Until 1 August, National was sleepwalking towards a fourth term in government. Four terms is unusual.
Suddenly it all changed. The old cliche - a week is a long time in politics is certainly true.
Andrew Little just didn’t cut it. He needed a charisma bypass. He resigned and Jacinda Ardern became the Labour Party leader. Jacinda mania was almost instantaneous.
The latest One News Colmar Brunton Poll (17 August) was sensational. National had fallen to 44%, but Labour had risen spectacularly to 37%. NZ First was on 10%, and looked odds-on to become the king or queen maker on 23 September. The big surprise was the Green plummet to just 4.3%. If that were to continue until election day, the Greens would be out of parliament altogether.
But the latest UMR Poll (20 August) says National 40%, Labour 37%, NZ First 9% and the Greens 8% - the first sign of a reprieve for the Greens, and a guarantee it will be a very close election, but with Winston Peters still the likely king maker.
The Green implosion was caused by Metiria Turei’s admission of benefit fraud as a young solo mother that rebounded on her and the Green Party. She was perceived by some as condoning fraud, and was also said to have been smug and not at all contrite over her past behaviour.
Interestingly, Auckland Central could potentially have three excellent MPs if constituents use their votes strategically; the exciting new Labour candidate, barrister Helen White, and the veteran and valuable Green candidate Denise Roche could make it in to parliament. Nikki Kaye is a shoe-in.
So, where will the polls take us in the next few weeks, and will National get a fourth term?
My guess is that if Jacinda Ardern can master the details of the majority of Labour policies, Labour will rise further, National members will increasingly look like part of a tired old Government, and will fall. Labour has the momentum. It could be 40% all in the next week or two.
Why would National be under threat? There is an operating surplus, terms of trade have never been better, New Zealand is respected world-wide, we have experienced ministers in the English cabinet, and English himself is widely respected for his financial management of the New Zealand economy. They are hinting at further tax cuts.
And that is at the heart of National’s problem. The first thing John Key did when National won in 2008 was to reduce tax for the wealthy and increase GST for everyone. That move he described as "fiscally neutral". Not for the poor it wasn’t.
What it did was to increase the already huge inequality gap in New Zealand, and little that National has done since has addressed that inequality. New Zealand is now firmly entrenched in the top three or four most unequal developed countries.
That internal inequality, measured by comparing the top 20% with the bottom 20% for income and wealth, is now the topic of debate by some of the world’s leading writers and academics.
Joseph Stiglitz, a former Nobel Prize winner in economics, and
a former chief economist at the World Bank, says categorically that “inequality is not inevitable.” It is a choice we make with the rules that govern our economy. In his book 'The Price of Inequality’ he bemoans the obscene levels of income of the top 1% (now 243 times the average wage).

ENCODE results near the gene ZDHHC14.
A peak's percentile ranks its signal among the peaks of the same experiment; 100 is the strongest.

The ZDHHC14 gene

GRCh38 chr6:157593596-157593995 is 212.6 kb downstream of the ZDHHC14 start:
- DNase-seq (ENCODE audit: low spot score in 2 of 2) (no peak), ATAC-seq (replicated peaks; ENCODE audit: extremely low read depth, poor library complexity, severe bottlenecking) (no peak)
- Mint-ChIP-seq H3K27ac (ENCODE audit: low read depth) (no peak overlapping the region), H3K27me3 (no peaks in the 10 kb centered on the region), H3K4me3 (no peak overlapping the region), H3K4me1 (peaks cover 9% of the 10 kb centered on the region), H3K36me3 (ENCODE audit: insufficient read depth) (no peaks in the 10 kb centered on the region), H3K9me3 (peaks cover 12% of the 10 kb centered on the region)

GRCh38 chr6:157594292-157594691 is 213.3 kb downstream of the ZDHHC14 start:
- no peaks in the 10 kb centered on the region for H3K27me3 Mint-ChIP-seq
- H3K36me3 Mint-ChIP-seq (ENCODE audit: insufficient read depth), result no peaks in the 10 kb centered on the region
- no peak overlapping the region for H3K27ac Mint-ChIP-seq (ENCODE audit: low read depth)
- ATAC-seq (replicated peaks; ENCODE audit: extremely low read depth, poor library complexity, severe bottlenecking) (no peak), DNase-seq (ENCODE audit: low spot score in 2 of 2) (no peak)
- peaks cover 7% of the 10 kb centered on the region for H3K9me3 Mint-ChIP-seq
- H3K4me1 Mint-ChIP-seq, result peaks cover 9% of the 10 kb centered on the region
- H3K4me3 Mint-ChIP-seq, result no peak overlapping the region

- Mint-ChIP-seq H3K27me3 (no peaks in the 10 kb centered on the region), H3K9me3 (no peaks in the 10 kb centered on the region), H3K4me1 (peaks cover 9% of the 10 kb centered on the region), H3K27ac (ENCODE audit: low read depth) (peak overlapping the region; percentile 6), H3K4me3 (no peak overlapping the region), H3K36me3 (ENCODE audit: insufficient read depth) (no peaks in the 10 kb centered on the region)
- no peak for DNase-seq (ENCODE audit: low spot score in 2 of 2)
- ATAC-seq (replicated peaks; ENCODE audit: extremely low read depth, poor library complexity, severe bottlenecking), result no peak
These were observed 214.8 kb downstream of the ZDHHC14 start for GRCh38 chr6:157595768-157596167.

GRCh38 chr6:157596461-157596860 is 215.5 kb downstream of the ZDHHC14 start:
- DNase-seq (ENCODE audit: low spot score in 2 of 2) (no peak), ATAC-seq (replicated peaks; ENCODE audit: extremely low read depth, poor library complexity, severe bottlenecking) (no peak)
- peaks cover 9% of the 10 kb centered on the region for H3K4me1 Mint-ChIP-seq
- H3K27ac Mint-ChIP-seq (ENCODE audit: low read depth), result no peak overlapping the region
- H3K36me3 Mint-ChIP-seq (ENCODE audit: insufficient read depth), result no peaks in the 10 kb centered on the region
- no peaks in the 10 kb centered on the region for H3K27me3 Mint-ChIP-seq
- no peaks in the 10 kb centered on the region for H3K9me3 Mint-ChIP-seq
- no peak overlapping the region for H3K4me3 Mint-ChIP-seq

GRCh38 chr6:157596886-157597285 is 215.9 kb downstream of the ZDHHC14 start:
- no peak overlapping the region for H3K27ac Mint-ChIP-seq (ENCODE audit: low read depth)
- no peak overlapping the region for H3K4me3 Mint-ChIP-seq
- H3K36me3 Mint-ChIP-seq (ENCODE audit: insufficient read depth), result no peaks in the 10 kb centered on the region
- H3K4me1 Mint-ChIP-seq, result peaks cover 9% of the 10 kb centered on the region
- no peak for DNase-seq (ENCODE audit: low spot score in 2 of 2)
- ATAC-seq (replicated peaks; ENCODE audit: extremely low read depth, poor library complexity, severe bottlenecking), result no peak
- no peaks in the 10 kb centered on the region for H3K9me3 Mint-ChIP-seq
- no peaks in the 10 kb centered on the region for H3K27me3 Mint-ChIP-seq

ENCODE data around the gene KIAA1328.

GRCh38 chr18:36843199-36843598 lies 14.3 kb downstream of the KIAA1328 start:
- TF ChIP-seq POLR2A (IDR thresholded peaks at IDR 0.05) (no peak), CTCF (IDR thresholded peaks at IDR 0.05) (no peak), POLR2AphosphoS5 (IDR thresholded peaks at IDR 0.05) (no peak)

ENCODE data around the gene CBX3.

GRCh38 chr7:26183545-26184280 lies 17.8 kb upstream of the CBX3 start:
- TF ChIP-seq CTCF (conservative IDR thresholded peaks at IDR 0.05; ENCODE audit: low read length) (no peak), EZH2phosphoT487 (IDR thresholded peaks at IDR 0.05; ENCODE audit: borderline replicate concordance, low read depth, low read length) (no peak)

In New Zealand the top 1% own 22% of the country’s total wealth.
Wilkinson and Pickett, in their book 'The Spirit Level', showed how social deprivation was worse in countries with a high level of internal inequality. New Zealand featured poorly in that analysis.
Their 2009 book makes sad reading where New Zealand is compared with a range of other developed nations. The only two countries which fare worse overall than New Zealand in terms of bad social outcomes are the UK and the US.
Here are just three examples from 'The Spirit Level'.
Imprisonment - only US, Singapore and Israel have higher levels of incarceration than New Zealand.
Mental illness - only US, UK and Australia have a higher level of anxiety, depression, addictions, and other psychological disorders than New Zealand.
Teenage births - only the UK and the US have a higher level of teen births than New Zealand.
Every New Zealander should read 'The Spirit Level', and take action for our children, our poor, our dispossessed and our elderly.
National has abandoned the long New Zealand tradition of housing our less privileged, and are selling off state houses. They intend to set up boot camps for young disaffected youth while suicide is at epidemic levels. National are pandering to the 1% and groups like the sensible sentencing right wingers, and they continue to call the underprivileged ‘losers’. Financial measurements are their only point of reference.
All this started with Roger Douglas and Ruth Richardson implementing the neo-liberalism promoted by the Chicago School of Economics led by Milton Friedman, who insisted the market was always right, that government should take its hands off the economy and privatise everything it could. Rogernomics and Ruthenasia pushed neo-liberalism in New Zealand and we are still saddled with much of this philosophy - pursued by the current National Government.
Cut taxes even further for the rich, sell off remaining assets, hound beneficiaries, sell state houses, and privatise prisons and schools, are all still National Party policies.
Former NZ Court of Appeal Judge, The Rt Hon Sir Edmund Thomas, has said that New Zealand will never again be a fair and just society until we rid ourselves of the last vestiges of neo-liberalism.
That is why Labour, the Greens and other progressive politicians must band together to deny National a fourth term and guarantee New Zealanders a more equal and caring society.
You have a choice - What sort of society do you want New Zealand to be?
Right now, the 2017 election is too close to call, but a change of government is a real possibility. (JOHN ELLIOTT)